Kosovo has declared itself a nation, ending a long chapter in the bloody break-up of Yugoslavia.This content was published on February 17, 2008 - 16:40
Across Switzerland, which in 2005 became the first state worldwide to call for formal independence, thousands of Kosovars celebrated the birth of the world's newest country on Sunday afternoon by driving through towns and waving flags.
Swiss Foreign Minister Micheline Calmy-Rey on Sunday repeated Switzerland's "total support" for Kosovo and said the issue of recognising the state would be discussed by the government over the coming weeks. Only then, the foreign ministry added, would talks on diplomatic relations be possible.
"From today onwards, Kosovo is proud, independent and free," said Prime Minister Hashim Thaci, a former leader of the Kosovo Liberation Army, which battled Serbian troops in a 1998-99 separatist war that claimed 10,000 lives.
Belgrade bitterly opposes the secession. Backed by Russia, Serbs vow never to give up the territory, in which their history goes back 1,000 years. But the West supports the demand of Kosovo's two million ethnic Albanians for their own state, nine years after Nato went to war to save them from Serbian forces.
Kosovo will be the sixth state carved from the former Serbian-dominated Yugoslav federation since 1991, after Slovenia, Croatia, Macedonia, Bosnia and Montenegro.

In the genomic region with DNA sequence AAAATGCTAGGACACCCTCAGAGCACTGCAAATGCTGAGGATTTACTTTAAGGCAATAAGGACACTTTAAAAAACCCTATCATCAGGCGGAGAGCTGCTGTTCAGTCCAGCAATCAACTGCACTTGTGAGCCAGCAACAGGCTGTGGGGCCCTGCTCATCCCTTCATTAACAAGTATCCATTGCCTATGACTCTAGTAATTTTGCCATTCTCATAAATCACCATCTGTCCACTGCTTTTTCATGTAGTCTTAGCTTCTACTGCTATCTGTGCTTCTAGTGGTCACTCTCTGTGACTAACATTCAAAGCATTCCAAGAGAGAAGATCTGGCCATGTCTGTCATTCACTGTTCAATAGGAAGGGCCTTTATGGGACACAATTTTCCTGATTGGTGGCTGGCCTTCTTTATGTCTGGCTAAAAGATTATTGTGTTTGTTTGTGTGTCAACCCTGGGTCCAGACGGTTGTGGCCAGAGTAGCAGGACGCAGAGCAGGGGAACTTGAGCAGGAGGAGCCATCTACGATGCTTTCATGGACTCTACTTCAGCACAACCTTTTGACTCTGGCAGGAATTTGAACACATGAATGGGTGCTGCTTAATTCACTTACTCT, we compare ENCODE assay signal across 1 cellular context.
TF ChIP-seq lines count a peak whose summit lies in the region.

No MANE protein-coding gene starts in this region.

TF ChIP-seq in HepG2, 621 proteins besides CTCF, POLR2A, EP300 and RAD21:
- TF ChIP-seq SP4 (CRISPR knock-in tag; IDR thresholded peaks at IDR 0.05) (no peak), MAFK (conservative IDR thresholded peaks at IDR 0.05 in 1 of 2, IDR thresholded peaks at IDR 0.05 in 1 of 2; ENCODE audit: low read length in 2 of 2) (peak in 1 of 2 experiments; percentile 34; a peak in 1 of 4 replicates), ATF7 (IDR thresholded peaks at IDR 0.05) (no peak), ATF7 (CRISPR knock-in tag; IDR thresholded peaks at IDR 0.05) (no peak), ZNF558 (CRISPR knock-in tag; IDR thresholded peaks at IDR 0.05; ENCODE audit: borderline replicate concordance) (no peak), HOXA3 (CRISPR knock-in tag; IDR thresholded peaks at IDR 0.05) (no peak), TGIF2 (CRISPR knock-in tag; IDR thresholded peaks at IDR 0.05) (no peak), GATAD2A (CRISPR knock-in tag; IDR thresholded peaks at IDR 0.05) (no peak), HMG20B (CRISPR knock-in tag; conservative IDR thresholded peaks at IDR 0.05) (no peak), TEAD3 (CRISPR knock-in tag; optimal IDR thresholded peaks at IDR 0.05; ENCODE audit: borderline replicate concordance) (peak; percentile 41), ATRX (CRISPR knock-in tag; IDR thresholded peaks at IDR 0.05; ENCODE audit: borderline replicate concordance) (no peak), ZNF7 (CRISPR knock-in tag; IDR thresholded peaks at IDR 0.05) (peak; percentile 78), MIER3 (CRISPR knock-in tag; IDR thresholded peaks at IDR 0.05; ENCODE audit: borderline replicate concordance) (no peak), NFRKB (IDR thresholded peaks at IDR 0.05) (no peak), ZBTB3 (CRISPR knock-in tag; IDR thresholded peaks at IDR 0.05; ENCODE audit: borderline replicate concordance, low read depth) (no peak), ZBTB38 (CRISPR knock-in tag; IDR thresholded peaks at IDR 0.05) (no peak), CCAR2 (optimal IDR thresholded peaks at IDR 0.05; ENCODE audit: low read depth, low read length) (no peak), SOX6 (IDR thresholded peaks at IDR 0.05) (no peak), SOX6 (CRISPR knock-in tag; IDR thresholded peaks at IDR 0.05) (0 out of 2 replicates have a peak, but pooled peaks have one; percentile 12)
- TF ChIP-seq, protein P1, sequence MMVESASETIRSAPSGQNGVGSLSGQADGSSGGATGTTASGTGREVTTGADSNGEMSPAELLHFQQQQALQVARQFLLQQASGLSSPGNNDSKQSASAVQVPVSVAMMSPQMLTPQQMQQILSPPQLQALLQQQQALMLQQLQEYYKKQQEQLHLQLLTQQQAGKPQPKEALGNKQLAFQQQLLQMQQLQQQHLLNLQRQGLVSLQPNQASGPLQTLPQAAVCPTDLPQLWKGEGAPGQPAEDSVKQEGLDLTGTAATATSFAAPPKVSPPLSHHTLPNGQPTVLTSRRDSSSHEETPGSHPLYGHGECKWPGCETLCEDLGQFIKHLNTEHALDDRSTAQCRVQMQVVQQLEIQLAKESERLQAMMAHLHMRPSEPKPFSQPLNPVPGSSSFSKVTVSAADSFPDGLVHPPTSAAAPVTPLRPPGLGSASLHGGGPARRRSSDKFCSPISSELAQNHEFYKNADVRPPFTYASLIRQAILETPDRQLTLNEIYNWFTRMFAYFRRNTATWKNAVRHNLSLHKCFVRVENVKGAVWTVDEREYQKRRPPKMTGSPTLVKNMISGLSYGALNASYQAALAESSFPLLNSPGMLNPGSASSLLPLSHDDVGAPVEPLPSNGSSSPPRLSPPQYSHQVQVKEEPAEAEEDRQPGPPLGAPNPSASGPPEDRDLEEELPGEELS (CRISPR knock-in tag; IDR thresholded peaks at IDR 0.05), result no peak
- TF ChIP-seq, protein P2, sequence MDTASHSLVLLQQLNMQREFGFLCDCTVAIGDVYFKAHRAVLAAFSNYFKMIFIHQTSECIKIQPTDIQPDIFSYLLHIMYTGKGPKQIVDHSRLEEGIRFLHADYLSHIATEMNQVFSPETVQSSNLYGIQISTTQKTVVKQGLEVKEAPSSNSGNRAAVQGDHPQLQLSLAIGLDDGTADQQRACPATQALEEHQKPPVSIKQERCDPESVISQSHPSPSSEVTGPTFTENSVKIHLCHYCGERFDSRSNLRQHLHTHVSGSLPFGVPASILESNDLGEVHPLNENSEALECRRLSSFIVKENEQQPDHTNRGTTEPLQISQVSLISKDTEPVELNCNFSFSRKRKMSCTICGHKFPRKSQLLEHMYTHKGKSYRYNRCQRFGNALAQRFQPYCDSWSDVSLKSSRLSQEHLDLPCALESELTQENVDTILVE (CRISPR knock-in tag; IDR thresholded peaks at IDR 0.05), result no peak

Serbs in the north of Kosovo, adjoining Serbia proper, will reject independence, cementing an ethnic partition that will weigh on the new state for years to come. Fewer than half of Kosovo's 120,000 remaining Serbs live in the north, while the rest are in scattered enclaves protected by Nato peacekeepers.
Switzerland is home to ten per cent of Kosovo's ethnic Albanians, making its fate a prominent political issue. Micheline Calmy-Rey has publicly declared her support for the province's independence and it was recently announced that a Swiss peacekeeping force would remain there until 2011.
Calmy-Rey, speaking on Sunday morning at a Mass for the Catholic Albanian mission in Wil, northeastern Switzerland, told the audience: "You have the privilege, but also the responsibility, to seize the opportunity to create out of your homeland a role model for Europe and for the world."
She urged those present to become ambassadors for a Kosovo "that would not become a mono-ethnic state but would view diversity and the protection of minorities as a true strength and value".
Calmy-Rey added that the protection of linguistic and religious minorities could only work with strong institutions, the will of the people and the "support, or at least the goodwill, of the powerful".
Not all Swiss however have been so supportive of an independent Kosovo. Swiss law professor Thomas Fleiner, who is also an advisor to the Serbian government, has claimed that Swiss support for Kosovo's independence is unconstitutional.
He said article 54 of the constitution requires Switzerland to do all it can to contribute to the "peaceful coexistence of peoples". A solution based on a compromise between the Serbs and the Kosovars would bring more security than a unilateral declaration of independence, he has argued.